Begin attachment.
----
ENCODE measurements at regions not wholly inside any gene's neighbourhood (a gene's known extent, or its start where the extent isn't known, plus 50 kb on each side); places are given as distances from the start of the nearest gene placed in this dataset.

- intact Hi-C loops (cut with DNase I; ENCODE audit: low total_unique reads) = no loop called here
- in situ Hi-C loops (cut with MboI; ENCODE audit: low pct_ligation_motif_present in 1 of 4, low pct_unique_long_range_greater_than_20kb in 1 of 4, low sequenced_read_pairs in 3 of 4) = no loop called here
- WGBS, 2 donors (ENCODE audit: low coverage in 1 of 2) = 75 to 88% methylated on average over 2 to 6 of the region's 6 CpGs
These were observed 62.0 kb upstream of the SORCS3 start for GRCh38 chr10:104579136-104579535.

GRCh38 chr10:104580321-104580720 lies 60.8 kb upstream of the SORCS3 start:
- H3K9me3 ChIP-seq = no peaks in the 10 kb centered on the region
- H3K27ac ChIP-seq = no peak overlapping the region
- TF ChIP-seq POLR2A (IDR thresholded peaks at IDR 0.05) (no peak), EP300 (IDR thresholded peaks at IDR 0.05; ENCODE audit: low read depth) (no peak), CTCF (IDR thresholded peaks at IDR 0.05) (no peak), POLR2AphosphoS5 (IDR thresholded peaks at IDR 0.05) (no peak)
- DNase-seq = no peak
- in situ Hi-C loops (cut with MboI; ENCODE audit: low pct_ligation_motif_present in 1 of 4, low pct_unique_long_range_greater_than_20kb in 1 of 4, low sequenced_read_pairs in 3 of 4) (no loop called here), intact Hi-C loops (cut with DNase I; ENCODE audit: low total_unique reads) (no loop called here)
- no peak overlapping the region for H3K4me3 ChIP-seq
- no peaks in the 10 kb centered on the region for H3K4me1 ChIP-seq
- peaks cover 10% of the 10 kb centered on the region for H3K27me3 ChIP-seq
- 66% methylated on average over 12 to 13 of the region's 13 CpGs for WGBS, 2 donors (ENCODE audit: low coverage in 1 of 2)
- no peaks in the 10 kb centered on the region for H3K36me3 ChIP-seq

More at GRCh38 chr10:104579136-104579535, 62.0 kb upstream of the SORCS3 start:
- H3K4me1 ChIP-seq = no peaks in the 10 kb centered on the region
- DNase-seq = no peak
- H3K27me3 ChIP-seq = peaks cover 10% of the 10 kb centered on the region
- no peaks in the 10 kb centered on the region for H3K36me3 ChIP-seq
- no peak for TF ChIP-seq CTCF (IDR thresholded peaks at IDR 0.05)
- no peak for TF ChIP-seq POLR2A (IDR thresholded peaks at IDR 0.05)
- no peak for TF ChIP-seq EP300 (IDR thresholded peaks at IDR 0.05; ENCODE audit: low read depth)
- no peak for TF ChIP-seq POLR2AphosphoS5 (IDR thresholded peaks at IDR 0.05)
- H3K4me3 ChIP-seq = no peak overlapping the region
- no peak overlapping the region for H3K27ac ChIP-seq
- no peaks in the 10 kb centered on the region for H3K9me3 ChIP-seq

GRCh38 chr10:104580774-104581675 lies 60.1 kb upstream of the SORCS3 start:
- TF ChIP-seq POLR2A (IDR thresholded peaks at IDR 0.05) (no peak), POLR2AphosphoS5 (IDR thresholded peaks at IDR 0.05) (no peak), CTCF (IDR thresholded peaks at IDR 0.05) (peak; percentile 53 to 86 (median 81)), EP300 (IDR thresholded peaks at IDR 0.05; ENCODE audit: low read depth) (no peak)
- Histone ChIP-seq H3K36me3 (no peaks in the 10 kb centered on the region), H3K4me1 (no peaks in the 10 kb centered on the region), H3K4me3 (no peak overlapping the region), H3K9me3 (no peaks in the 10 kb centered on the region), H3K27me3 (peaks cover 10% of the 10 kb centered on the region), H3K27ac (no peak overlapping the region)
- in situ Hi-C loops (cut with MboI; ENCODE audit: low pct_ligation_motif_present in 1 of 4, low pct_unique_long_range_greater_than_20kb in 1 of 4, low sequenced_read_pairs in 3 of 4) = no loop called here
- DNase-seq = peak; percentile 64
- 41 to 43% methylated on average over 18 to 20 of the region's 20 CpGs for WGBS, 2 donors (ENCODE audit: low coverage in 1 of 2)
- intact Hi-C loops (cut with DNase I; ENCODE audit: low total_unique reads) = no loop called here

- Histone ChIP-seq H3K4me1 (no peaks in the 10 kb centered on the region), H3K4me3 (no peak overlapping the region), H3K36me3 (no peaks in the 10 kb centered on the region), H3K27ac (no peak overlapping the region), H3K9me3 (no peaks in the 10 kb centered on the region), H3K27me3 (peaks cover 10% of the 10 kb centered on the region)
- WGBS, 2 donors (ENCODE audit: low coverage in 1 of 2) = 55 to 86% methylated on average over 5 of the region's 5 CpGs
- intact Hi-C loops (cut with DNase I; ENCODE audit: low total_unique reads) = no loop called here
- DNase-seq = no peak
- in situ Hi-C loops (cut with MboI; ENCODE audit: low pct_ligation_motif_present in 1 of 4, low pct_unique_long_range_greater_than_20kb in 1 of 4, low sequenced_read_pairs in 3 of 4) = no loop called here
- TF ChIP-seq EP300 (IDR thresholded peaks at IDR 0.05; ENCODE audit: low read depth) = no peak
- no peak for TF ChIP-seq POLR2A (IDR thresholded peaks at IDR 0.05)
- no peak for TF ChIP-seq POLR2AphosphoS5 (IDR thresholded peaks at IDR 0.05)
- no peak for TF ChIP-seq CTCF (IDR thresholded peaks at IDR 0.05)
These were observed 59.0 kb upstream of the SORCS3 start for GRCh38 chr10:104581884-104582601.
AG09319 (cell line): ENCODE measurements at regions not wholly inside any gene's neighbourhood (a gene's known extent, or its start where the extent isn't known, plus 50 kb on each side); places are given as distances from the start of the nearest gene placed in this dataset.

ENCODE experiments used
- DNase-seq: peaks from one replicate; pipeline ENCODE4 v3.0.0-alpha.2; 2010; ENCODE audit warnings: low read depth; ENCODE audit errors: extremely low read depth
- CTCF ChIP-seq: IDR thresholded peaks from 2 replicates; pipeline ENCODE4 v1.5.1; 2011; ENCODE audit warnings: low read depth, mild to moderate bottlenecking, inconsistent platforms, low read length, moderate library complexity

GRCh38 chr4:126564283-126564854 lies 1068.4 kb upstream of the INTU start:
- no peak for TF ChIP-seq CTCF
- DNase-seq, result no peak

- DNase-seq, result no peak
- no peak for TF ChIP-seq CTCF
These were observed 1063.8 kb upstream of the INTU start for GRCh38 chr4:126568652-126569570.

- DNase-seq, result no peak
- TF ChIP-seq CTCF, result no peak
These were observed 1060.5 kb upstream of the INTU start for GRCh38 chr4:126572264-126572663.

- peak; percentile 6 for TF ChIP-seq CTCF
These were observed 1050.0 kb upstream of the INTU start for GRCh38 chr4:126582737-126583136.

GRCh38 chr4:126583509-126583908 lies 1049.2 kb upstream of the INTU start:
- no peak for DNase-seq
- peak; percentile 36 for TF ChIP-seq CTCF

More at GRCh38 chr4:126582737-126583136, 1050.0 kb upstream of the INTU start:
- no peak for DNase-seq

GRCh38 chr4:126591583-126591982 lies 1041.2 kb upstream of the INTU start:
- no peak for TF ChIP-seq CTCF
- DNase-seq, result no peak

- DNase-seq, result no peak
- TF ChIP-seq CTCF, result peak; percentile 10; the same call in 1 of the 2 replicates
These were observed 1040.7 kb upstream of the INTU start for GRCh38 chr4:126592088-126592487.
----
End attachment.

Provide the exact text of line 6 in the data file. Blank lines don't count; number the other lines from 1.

GRCh38 chr10:104580321-104580720 lies 60.8 kb upstream of the SORCS3 start: